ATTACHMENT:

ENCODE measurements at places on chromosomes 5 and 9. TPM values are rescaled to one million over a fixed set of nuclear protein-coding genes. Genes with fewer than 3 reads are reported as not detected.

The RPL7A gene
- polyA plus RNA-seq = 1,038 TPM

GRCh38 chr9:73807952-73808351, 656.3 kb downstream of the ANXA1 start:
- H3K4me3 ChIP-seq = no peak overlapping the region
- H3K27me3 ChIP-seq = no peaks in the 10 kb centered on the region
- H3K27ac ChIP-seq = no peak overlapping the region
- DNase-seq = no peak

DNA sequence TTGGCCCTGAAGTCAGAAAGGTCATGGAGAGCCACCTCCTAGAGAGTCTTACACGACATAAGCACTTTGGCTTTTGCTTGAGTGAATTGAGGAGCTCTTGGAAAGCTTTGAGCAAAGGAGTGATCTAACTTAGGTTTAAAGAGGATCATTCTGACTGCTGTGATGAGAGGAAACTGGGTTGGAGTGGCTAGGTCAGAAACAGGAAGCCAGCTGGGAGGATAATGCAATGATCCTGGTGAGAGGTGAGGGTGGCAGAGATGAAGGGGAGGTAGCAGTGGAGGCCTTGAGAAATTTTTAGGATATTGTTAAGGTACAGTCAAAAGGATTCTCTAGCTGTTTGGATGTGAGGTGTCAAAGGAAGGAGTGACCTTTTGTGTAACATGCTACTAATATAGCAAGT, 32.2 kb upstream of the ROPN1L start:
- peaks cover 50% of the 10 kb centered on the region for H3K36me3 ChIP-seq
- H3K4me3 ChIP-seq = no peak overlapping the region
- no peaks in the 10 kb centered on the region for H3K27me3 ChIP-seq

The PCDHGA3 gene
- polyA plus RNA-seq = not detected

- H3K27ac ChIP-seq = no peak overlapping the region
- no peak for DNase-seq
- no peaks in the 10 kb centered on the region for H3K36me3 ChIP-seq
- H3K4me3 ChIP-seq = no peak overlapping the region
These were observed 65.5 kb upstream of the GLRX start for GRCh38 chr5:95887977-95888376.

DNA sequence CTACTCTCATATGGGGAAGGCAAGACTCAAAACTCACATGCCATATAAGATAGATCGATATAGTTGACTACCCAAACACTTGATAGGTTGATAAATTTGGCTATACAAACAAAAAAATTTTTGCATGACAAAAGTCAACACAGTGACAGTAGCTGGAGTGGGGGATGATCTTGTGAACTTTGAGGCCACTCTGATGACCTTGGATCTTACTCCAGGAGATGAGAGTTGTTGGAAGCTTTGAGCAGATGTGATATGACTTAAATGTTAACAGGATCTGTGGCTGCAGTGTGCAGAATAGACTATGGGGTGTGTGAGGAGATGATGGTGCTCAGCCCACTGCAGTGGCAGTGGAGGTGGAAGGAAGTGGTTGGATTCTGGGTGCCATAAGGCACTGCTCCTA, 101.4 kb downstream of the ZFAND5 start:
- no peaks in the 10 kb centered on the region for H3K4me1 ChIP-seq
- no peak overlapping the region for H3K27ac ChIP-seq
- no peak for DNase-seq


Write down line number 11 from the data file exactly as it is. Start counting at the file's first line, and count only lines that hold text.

- H3K4me3 ChIP-seq = no peak overlapping the region